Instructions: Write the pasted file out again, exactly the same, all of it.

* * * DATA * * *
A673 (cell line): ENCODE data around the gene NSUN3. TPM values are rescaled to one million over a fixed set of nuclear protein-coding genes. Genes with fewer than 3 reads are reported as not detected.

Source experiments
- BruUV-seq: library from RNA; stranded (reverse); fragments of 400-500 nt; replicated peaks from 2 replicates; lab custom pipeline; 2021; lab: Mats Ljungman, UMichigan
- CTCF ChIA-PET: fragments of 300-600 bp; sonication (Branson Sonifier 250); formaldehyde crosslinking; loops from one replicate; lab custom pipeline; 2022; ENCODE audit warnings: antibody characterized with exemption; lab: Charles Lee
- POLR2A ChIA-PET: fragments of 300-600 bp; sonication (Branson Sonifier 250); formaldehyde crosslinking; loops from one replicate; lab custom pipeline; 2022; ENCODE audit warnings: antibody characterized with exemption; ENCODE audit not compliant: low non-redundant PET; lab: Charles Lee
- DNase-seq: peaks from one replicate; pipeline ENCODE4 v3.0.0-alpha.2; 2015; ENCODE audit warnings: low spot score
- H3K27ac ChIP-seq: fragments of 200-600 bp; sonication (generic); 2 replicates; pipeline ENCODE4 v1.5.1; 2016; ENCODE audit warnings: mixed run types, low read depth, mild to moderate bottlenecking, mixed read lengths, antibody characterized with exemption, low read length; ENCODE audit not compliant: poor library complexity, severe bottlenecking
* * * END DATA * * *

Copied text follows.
A673 (cell line): ENCODE data around the gene NSUN3. TPM values are rescaled to one million over a fixed set of nuclear protein-coding genes. Genes with fewer than 3 reads are reported as not detected.

Source experiments
- BruUV-seq: library from RNA; stranded (reverse); fragments of 400-500 nt; replicated peaks from 2 replicates; lab custom pipeline; 2021; lab: Mats Ljungman, UMichigan
- CTCF ChIA-PET: fragments of 300-600 bp; sonication (Branson Sonifier 250); formaldehyde crosslinking; loops from one replicate; lab custom pipeline; 2022; ENCODE audit warnings: antibody characterized with exemption; lab: Charles Lee
- POLR2A ChIA-PET: fragments of 300-600 bp; sonication (Branson Sonifier 250); formaldehyde crosslinking; loops from one replicate; lab custom pipeline; 2022; ENCODE audit warnings: antibody characterized with exemption; ENCODE audit not compliant: low non-redundant PET; lab: Charles Lee
- DNase-seq: peaks from one replicate; pipeline ENCODE4 v3.0.0-alpha.2; 2015; ENCODE audit warnings: low spot score
- H3K27ac ChIP-seq: fragments of 200-600 bp; sonication (generic); 2 replicates; pipeline ENCODE4 v1.5.1; 2016; ENCODE audit warnings: mixed run types, low read depth, mild to moderate bottlenecking, mixed read lengths, antibody characterized with exemption, low read length; ENCODE audit not compliant: poor library complexity, severe bottlenecking